The Turkish prime minister has condemned Israeli air raids on targets near Damascus, saying they were an opportunity for Syrian President Bashar al-Assad's government to cover up its own killings.
Recep Tayyip Erdogan was referring on Tuesday to Banias, a Syrian coastal town, where opposition activists said at least 62 people were killed by government forces over the weekend.
"The air strike Israel carried out on Damascus is completely unacceptable. There is no rationale, no pretext that can excuse this operation," Erdogan told a parliamentary meeting of his ruling party (AKP).
"These attacks are chances, opportunities offered on a golden tray to Assad and to the illegitimate Syrian regime. Using the Israel attack as an excuse, he is trying to cover up the genocide in Baniyas," he said.
Israeli officials have hinted that the raids on Friday and Sunday were not intended to influence the ongoing civil war but only at stopping Iranian missiles reaching Lebanon's Hezbollah group for possible use against Israel.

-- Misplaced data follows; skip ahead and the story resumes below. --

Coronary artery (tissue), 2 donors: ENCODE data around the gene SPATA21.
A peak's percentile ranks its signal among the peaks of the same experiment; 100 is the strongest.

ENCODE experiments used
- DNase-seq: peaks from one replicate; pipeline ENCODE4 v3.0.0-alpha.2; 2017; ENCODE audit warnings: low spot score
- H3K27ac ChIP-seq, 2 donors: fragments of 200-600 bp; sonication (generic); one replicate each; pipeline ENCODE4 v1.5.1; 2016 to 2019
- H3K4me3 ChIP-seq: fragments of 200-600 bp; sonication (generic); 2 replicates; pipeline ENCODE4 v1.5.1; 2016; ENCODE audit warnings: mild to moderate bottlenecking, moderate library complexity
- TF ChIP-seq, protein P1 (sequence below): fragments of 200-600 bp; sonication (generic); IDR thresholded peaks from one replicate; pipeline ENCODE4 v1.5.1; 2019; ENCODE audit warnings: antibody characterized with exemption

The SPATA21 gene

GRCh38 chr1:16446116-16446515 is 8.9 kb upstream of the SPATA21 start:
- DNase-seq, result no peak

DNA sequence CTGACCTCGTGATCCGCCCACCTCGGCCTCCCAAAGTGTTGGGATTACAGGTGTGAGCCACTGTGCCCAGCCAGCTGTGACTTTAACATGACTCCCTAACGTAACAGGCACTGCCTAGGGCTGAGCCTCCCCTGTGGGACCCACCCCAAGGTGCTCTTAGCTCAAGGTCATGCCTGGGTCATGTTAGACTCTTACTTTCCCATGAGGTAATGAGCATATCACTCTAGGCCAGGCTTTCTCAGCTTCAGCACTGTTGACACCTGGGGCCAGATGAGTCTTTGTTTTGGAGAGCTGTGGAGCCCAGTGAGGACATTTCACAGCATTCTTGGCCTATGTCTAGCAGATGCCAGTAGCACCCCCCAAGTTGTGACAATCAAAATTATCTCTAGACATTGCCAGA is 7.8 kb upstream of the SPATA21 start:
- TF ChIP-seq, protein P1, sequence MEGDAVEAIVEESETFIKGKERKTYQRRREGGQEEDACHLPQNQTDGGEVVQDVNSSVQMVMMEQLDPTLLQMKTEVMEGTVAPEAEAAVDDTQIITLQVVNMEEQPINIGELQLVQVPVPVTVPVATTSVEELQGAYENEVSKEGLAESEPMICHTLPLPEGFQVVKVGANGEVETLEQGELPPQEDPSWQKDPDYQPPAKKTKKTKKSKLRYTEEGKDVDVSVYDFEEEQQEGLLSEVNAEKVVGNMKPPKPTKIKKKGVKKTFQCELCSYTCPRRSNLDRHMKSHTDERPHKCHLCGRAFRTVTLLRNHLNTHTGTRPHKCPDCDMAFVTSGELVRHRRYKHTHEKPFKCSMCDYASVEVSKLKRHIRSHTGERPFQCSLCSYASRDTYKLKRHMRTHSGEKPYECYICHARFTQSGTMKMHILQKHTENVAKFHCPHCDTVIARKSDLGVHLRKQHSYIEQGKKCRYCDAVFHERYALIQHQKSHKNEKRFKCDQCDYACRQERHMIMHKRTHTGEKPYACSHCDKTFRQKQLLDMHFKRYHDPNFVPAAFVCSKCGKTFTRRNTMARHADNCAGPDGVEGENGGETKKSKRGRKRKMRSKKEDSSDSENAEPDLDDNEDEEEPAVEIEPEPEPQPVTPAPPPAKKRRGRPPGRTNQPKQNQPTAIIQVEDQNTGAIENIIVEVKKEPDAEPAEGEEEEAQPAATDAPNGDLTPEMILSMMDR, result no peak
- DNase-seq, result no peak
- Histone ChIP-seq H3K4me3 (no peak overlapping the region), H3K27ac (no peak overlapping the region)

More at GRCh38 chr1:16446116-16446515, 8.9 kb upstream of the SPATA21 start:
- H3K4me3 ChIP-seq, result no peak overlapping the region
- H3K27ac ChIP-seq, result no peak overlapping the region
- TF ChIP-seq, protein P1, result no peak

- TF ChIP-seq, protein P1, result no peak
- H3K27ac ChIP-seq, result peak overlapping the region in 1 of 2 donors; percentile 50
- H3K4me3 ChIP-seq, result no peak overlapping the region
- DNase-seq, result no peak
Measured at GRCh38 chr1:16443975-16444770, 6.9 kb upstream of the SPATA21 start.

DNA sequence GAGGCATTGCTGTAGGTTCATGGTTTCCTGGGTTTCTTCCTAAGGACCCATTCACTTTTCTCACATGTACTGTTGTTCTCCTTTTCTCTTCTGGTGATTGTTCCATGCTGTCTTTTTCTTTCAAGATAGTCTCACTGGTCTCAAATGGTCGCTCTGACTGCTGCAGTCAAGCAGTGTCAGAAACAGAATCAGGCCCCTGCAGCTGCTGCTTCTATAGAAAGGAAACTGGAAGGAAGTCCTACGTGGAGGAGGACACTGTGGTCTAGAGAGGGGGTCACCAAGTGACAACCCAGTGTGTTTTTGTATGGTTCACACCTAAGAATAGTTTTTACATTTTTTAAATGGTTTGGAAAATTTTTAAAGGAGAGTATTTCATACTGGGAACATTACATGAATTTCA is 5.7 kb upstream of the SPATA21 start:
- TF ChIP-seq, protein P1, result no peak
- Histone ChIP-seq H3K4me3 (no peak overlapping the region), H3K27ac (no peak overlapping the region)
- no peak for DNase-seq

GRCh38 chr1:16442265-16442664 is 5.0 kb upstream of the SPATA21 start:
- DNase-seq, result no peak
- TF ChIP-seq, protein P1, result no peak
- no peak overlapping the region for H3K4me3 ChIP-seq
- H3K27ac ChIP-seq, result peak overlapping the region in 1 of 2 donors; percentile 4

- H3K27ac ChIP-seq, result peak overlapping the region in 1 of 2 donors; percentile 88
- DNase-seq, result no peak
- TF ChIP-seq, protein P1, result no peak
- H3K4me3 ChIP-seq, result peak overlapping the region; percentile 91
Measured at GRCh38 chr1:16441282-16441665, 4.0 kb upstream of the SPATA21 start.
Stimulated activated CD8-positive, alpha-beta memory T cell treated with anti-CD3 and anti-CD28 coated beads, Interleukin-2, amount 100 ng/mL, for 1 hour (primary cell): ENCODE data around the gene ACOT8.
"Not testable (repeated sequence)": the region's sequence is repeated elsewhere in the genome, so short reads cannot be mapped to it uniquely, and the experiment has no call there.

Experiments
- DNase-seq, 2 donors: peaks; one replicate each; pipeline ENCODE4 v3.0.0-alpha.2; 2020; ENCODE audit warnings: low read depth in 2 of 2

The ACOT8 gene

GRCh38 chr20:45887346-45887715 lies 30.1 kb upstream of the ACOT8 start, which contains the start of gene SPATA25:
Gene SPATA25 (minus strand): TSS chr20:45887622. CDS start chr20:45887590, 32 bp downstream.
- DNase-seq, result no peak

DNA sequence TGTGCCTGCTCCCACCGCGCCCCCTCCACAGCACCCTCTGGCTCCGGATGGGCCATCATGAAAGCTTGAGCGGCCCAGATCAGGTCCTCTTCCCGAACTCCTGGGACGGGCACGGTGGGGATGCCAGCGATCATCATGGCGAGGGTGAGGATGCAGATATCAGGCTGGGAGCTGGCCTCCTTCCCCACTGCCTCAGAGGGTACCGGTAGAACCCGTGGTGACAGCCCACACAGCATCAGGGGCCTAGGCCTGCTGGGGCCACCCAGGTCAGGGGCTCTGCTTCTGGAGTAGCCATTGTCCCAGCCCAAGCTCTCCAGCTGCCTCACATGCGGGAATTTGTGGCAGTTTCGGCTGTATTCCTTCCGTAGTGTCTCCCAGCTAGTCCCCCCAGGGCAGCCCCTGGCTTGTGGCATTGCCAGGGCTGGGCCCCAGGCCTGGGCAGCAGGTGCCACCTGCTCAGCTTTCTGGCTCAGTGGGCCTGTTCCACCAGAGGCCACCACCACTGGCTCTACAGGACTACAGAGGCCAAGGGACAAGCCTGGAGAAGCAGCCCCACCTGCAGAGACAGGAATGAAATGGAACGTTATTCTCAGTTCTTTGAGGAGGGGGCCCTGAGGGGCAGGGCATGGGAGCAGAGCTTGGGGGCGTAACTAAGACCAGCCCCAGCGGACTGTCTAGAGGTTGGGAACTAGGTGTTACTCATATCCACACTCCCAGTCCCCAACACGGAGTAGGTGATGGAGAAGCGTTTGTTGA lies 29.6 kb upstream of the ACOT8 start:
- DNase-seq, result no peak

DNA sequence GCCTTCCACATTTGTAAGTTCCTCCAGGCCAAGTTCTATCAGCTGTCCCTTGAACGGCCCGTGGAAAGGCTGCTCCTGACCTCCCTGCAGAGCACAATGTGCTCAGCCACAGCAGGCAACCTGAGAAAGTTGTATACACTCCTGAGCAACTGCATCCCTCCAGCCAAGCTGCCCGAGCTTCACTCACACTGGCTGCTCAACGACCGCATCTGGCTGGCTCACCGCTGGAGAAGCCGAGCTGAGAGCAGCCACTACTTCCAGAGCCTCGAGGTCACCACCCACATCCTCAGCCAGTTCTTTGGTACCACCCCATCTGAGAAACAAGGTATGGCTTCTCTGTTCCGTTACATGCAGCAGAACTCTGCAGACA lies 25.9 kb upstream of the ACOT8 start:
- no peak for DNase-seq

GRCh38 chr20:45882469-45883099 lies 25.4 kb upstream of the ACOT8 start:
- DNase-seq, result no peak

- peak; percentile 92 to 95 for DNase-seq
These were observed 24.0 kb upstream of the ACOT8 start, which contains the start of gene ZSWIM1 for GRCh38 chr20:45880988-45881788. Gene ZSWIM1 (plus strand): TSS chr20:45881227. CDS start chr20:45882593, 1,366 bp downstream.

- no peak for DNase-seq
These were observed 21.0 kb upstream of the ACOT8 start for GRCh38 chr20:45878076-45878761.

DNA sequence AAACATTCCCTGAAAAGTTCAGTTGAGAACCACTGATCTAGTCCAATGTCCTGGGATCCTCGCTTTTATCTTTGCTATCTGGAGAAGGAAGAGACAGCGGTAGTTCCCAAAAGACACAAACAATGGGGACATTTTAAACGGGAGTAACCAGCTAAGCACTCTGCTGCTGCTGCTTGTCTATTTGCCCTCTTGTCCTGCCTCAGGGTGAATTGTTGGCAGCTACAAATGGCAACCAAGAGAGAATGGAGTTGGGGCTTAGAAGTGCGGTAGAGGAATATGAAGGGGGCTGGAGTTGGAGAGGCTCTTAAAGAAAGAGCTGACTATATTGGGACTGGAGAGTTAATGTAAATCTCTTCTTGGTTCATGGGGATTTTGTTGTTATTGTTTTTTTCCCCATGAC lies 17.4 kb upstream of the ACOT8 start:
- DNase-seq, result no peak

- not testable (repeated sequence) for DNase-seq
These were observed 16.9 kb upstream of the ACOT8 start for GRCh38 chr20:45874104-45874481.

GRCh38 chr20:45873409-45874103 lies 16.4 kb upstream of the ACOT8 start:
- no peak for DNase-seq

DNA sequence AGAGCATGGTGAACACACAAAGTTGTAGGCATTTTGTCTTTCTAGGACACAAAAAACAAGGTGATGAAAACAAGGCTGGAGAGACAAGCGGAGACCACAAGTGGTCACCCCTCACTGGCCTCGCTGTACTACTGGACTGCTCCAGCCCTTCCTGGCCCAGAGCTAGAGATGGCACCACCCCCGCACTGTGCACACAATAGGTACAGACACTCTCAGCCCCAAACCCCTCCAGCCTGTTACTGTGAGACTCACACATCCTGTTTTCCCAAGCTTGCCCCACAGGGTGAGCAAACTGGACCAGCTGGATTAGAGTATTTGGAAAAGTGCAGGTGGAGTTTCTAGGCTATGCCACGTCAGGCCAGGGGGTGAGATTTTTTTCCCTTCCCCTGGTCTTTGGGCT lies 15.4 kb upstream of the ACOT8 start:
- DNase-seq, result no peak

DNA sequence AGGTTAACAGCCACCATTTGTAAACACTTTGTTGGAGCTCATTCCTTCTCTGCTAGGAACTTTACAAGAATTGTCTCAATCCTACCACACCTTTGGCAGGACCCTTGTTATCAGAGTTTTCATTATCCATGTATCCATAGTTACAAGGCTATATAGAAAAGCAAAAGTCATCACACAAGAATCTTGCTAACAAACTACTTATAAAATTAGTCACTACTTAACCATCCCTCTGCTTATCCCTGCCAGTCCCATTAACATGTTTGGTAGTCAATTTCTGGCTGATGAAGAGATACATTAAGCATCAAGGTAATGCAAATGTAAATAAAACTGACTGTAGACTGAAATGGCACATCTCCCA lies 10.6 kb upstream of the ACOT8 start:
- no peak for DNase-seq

Elite troops targeted
Residents and opposition sources said the Israeli fighter jets struck elite Syrian troops in the valley of the Barada River that flows through Damascus and on Qasioun Mountain overlooking the capital.
They said targets included air defences, Republican Guards and a compound linked to chemical weapons.
In-depth coverage of escalating violence across Syria
Lebanon, which borders both Israel and Syria, has also condemned the air raids and called on the UN Security Council to condemn violations of its air space by Israel.
Erdogan said he was appalled by the photographs of children murdered by the Syrian government and criticised the international community for its failure to act.
"I wonder how long you will turn a blind eye to this massacre," he said. "Damn your international policies!"
He called on the UN Security Council to "urgently convene" over the Banias killings, which have sent residents fleeing.
Turkey cut contact with Syria after its calls for a peaceful resolution of the conflict, which is now in its third year and has killed more than 70,000 people, went unheeded.
Turkey has sided with the rebels fighting to topple Assad's regime, taken in around 400,000 refugees as well as army defectors and repeatedly called on the international community to act on the unfolding crisis.